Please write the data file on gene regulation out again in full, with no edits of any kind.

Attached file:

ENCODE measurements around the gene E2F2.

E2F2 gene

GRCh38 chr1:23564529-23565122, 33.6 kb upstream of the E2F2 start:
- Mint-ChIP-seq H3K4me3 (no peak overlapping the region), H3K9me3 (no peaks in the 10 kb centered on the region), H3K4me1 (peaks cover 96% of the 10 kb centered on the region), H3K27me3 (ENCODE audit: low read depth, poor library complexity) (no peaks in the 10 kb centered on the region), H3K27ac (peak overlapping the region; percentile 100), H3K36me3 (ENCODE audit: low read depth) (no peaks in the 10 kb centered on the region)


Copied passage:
ENCODE measurements around the gene E2F2.

E2F2 gene

GRCh38 chr1:23564529-23565122, 33.6 kb upstream of the E2F2 start:
- Mint-ChIP-seq H3K4me3 (no peak overlapping the region), H3K9me3 (no peaks in the 10 kb centered on the region), H3K4me1 (peaks cover 96% of the 10 kb centered on the region), H3K27me3 (ENCODE audit: low read depth, poor library complexity) (no peaks in the 10 kb centered on the region), H3K27ac (peak overlapping the region; percentile 100), H3K36me3 (ENCODE audit: low read depth) (no peaks in the 10 kb centered on the region)